The Indian government has blocked the Internet Archive in the country - without prior warning or explanation.
Users in Delhi and Bangalore, particularly those using the Airtel ISP, are being greeted by the following message when attempting to access the Wayback Machine: "Your requested URL has been blocked as per the directions received from the Department of Telecommunications, Government of India. Please contact administrator for more information."
Unfortunately, no one at the ISP seems to know either, or if they do, they aren't telling.
For the uninitiated, the Wayback Machine has been taking snapshots of the internet for the past two decades and more, and can, therefore, show previous versions of web pages, of news stories and even revive the last known configuration of a web page long since offline.
In total it is estimated it allows users to access 302 billion cached web pages.
In the past, India has been responsible for blocking sites including Github and Wordpress (as well as the predictable stuff like porn sites).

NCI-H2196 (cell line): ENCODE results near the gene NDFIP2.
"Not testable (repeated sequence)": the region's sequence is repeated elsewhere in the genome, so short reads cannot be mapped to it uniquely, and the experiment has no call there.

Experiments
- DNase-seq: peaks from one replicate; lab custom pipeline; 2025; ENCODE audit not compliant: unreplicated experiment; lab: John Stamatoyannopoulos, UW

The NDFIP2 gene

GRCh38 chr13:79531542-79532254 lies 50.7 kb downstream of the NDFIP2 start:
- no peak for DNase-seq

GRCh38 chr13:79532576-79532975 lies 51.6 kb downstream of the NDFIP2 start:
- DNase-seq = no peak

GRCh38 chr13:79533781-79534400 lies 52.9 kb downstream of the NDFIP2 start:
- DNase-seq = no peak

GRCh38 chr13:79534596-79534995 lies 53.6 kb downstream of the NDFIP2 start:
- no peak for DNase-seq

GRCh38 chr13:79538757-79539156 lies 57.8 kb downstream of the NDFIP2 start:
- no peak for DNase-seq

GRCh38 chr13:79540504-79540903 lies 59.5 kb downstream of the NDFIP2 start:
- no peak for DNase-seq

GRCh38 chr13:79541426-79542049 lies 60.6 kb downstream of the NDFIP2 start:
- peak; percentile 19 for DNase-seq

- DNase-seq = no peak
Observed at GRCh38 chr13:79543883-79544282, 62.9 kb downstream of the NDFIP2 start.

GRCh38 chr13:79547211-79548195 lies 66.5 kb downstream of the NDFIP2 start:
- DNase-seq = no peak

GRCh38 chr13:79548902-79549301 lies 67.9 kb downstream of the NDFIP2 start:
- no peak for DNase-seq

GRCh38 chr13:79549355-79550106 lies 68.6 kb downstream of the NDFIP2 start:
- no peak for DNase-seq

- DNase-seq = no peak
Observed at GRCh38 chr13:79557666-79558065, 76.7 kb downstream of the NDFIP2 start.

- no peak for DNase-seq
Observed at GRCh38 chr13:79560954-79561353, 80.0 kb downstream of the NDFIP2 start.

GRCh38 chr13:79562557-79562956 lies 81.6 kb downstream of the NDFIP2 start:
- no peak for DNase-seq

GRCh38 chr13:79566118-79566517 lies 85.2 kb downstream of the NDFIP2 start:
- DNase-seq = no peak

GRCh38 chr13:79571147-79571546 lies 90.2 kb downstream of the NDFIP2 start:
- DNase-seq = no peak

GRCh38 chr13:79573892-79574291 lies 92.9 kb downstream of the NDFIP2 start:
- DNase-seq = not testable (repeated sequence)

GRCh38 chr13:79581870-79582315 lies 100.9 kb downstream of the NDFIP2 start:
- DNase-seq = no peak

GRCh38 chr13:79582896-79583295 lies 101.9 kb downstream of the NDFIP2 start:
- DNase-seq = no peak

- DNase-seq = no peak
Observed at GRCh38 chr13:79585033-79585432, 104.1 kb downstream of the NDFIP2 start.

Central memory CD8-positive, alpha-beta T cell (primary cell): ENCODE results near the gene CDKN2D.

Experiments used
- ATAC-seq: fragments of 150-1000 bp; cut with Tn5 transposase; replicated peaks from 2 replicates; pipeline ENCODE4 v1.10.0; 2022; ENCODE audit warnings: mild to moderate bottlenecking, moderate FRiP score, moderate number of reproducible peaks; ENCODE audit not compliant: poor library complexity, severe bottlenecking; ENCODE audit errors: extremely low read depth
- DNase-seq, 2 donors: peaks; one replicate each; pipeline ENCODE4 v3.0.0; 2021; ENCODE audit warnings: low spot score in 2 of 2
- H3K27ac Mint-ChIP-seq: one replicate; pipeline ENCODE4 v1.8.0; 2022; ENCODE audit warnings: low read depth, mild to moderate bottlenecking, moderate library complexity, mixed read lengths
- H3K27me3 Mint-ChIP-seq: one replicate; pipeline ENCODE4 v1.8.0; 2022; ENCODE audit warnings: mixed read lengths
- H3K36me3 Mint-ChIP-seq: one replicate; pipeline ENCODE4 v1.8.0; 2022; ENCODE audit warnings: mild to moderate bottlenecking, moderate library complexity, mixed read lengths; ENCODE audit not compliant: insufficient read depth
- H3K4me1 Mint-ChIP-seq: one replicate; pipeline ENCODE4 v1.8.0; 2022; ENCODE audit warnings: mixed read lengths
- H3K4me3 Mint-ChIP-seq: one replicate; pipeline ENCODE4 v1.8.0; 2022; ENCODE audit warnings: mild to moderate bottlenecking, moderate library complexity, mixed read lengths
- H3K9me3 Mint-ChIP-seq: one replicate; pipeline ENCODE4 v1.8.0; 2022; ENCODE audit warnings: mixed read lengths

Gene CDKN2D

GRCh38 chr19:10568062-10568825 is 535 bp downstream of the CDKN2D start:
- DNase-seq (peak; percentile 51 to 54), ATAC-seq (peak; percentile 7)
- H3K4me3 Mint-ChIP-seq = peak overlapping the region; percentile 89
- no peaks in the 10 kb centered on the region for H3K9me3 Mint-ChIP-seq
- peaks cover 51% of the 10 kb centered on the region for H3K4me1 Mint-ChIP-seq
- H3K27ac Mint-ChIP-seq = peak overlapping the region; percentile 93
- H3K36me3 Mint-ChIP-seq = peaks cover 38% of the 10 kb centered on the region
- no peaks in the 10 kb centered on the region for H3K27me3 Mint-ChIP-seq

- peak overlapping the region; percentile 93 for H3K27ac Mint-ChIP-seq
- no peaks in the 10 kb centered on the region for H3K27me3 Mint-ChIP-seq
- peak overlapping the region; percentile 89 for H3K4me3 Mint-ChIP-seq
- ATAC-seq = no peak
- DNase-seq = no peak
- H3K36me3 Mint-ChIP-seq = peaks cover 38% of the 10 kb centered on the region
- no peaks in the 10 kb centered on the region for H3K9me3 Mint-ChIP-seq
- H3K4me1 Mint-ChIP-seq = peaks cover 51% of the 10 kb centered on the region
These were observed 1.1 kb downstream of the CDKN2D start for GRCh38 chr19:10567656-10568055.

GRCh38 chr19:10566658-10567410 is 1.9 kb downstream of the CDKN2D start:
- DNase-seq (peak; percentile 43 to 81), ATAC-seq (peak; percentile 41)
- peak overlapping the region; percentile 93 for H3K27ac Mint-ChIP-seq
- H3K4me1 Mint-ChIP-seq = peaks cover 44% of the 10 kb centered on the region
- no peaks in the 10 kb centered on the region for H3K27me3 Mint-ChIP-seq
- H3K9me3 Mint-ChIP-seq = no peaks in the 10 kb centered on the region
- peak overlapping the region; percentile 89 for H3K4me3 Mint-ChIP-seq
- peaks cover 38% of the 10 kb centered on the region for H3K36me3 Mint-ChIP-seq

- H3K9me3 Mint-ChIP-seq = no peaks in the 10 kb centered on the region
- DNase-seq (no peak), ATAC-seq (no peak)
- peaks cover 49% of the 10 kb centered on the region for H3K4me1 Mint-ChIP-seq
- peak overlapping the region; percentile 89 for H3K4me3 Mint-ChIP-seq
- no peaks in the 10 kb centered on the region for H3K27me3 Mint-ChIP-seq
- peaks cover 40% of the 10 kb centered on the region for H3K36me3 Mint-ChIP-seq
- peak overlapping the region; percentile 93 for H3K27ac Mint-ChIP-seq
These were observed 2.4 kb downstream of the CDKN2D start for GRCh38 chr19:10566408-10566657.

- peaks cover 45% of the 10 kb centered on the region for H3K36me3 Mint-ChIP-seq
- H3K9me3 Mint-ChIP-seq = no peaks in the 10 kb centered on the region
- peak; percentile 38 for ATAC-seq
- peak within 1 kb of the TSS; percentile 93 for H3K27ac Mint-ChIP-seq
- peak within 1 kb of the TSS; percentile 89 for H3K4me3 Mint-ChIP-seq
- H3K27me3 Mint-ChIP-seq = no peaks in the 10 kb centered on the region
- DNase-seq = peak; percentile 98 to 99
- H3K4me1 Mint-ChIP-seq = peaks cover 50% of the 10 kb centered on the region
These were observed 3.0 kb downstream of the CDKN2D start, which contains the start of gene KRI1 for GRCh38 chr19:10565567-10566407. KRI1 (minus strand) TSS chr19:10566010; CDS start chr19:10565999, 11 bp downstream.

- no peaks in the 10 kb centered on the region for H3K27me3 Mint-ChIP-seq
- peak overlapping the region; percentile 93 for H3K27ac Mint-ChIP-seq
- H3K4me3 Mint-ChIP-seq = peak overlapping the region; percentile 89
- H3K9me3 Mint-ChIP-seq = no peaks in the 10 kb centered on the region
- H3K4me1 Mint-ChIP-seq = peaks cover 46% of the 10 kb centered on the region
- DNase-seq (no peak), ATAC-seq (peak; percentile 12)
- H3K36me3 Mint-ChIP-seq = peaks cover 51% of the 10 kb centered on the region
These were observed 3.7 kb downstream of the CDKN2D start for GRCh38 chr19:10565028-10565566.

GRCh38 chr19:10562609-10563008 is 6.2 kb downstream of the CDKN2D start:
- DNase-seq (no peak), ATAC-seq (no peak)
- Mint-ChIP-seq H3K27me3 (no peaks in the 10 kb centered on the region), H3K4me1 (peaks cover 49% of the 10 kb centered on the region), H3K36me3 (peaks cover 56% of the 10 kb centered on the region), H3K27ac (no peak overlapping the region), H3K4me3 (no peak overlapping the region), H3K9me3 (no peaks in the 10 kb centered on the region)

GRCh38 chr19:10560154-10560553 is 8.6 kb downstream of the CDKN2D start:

More recently it blocked video sites such as Vimeo and Daily Motion for ‘failing to control' access to what it described as "Jihadi propaganda".
Some experts have speculated that the ban is because the Internet Archive allows citizens to access documents, since removed, from the Aadhaar citizen ID program (sort of like an NI number in the UK) managed by the Unique Identification Authority of India, and heavily criticised for being light on security and heavy on data leaking.
"Obviously, we are disappointed and concerned by this situation and are very eager to understand why it's happening and see full access restored," Internet Archive office manager Chris Butler told Medianama.
The Internet Archive has said it has had no contact with the Indian government and has had no response to its own enquiries.
Inevitably, at some point, the government is either going to have to explain or lift the block.
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